Still, though I never heard the phrase while I was growing up in New York and then Connecticut, that’s what Boston seemed like to me. I first encountered the city in a novel, Johnny Tremain, which I read in fifth grade. Boston! It was a place of sunlit wharves and screaming fishwives, silversmiths and revolution, coffeehouses and roasted squabs, and arrogance and heartbreak, and a night spent crying alone among the gravestones. Its place names — Hancock’s Wharf, Beacon Hill, Copp’s Hill, the Neck — were deeply familiar to me (I read the book at least a dozen times) and imbued with a kind of bright glamour. Boston was sharp, smart, alive, beckoning. It shimmered in the distance on its hill. I lived there, though I’d never been there.
In our early 20s, my husband and I moved from Connecticut to Cambridge. He was starting architecture school, and I got a job as an advertising copywriter. We fell in love with the bookstores in Harvard Square (in the early ’80s there were more than a dozen), found records at the Coop and Briggs & Briggs, bought cards and Advent calendars from the gentle hovering ladies at Olsson’s gift shop. We did volunteer work for Physicians for Social Responsibility, went for walks in Mount Auburn Cemetery, saw the Christmas Revels in Harvard’s Sanders Theatre.
That was all Cambridge, but I was getting to know Boston, too. The first ad agency where I worked was in Back Bay and the second was downtown. Walking around on my lunch hour, I found places that made me nostalgic for an older Boston I had never known, vestiges of what I thought of, affectionately, as Stodgy Boston: the little marble tables at Bailey’s ice cream shops; Makanna’s, a store on Boylston Street where you could still find lace handkerchiefs and seersucker blanket covers; and, a few doors down, with a gilded swan suspended over its doorway, the Women’s Educational and Industrial Union, a venerable social welfare institution that ran a genteel shop where I bought needlepoint wool and a set of six old Portuguese side chairs.
Then we had children, and again the city opened itself to us in new ways. We got to know the playgrounds and the schools, the aquarium and the Children’s Museum, the plesiosaur skeleton and stuffed mammals at the Harvard Museum of Comparative Zoology, the ship-model rooms at the Museum of Fine Arts, and the Mathematica exhibit at the Museum of Science. We got lost going to birthday parties in parts of the city where we’d never been, which always seemed to involve driving on either McGrath Highway or Monsignor O’Brien Highway, two roads we confused so often that we began trying to psych ourselves out by choosing the one that felt intuitively wrong, only to find that that one, too, was incorrect.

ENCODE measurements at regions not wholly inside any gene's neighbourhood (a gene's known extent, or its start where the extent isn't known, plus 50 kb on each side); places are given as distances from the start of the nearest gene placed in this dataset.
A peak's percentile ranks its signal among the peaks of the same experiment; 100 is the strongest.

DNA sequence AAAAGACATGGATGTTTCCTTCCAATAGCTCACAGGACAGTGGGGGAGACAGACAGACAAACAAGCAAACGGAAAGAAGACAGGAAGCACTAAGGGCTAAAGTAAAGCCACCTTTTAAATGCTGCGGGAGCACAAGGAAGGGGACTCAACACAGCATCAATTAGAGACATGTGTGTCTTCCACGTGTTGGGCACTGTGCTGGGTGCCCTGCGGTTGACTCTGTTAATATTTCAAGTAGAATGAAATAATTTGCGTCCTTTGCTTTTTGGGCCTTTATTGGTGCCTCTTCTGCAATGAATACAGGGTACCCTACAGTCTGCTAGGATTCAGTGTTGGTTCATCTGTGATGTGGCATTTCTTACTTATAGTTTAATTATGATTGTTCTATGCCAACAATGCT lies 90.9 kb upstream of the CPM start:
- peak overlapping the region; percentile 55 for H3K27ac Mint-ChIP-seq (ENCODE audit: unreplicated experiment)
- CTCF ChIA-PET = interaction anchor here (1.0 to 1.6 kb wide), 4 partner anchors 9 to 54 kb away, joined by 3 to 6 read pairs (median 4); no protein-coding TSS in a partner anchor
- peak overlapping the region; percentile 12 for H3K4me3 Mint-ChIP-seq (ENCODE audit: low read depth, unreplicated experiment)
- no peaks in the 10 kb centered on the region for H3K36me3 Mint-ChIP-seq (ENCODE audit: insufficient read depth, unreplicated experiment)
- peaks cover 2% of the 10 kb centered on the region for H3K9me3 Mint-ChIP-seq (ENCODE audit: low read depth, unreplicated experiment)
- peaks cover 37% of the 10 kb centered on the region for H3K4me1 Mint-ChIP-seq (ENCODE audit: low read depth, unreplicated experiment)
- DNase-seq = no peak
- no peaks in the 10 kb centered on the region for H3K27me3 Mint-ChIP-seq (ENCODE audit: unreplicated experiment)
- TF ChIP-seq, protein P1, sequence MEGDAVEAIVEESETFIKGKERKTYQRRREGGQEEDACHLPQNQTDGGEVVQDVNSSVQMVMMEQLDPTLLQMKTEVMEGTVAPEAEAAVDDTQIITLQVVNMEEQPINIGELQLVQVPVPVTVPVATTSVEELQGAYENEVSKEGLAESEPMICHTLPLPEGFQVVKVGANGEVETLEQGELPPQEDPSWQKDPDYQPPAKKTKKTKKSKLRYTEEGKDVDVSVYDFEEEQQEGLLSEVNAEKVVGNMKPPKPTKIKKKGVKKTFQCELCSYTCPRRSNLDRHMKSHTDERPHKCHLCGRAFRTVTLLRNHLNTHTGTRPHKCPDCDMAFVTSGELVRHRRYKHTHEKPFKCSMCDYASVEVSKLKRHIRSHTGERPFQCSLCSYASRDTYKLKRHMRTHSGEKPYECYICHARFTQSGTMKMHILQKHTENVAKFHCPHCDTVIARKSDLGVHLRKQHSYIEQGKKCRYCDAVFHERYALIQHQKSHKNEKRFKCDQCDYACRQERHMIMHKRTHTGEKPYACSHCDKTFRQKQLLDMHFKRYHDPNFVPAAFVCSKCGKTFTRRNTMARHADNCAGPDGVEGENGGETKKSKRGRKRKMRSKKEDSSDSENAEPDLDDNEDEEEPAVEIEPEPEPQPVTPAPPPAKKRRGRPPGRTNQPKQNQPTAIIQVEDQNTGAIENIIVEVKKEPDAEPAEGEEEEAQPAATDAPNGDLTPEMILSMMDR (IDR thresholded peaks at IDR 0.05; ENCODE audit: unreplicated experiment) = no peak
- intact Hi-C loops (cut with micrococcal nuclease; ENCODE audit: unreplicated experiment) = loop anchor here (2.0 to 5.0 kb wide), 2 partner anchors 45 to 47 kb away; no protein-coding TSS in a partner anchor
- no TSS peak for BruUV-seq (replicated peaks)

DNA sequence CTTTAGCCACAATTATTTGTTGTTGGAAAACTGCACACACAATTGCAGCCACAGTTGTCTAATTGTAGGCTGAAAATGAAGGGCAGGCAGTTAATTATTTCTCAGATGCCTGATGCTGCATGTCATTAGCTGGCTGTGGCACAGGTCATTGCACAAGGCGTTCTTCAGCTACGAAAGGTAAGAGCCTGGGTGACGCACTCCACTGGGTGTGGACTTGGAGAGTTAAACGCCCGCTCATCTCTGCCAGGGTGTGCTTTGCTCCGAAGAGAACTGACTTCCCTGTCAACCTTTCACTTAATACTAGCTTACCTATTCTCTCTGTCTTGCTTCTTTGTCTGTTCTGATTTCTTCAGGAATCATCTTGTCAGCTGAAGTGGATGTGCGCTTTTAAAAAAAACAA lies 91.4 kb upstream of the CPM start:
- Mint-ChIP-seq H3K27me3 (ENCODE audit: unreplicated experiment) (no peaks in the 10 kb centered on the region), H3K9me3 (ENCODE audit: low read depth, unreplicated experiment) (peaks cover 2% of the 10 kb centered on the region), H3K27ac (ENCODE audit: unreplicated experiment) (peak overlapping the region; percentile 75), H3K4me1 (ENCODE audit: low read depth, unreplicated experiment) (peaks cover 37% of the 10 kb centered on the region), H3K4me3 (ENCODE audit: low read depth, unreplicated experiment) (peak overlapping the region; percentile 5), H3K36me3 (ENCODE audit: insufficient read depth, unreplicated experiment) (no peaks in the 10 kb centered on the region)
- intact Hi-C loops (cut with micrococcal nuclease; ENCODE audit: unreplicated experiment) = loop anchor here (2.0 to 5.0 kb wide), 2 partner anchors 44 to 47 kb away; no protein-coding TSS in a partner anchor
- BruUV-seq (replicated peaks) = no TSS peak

Another place where we always got lost was Jamaica Plain, which is adjacent to Boston — part of it, in fact — but which seemed to be in a different place every time we tried to find it. Then our kids grew up and our older son got an apartment there and we started going there a lot, and Jamaica Plain, too, became part of the Boston we knew.
A city on a hill is a city viewed from a distance: a symbol. But once you live there, it’s the city where you get stuck in traffic on Storrow Drive, where you go to the dry cleaner on Brattle Street because the one on Mass. Ave. kept smashing the buttons on your shirts, where you’ve been a patient in a couple of the hospitals and a visitor to patients in pretty much all of them, and where you walk by the building with the Moorish windows on the corner of Newbury and Dartmouth streets and wonder about Anne who used to live there, and Barbara and Ed who used to live there, and you realize you’ve been here long enough to remember the women’s clothing store that used to be on the ground floor of that building and the video store that replaced it and the French interior design store that went in after that, which is gone now, too.
Once you are in it and of it, Boston stops being a city on a hill, a place you might aspire to and generalize about. It’s not a tough town or a resilient town or a stodgy town or a glittering town or a small town or a big town. You can’t see it anymore. It’s quotidian.
It’s maddening and beloved and you wouldn’t want to live anywhere else. It’s yours.
Joan Wickersham’s most recent book, The News From Spain: Seven Variations on a Love Story, was named one of 2012’s best fiction picks by National Public Radio and other outlets. She is also an Op-Ed columnist for the Globe.
Essays adapted from Our Boston: Writers Celebrate the City They Love, edited by Andrew Blauner. Copyright © 2013. Reprinted by permission of Houghton Mifflin Harcourt Publishing Co. All rights reserved. Send comments to firstname.lastname@example.org. Continued...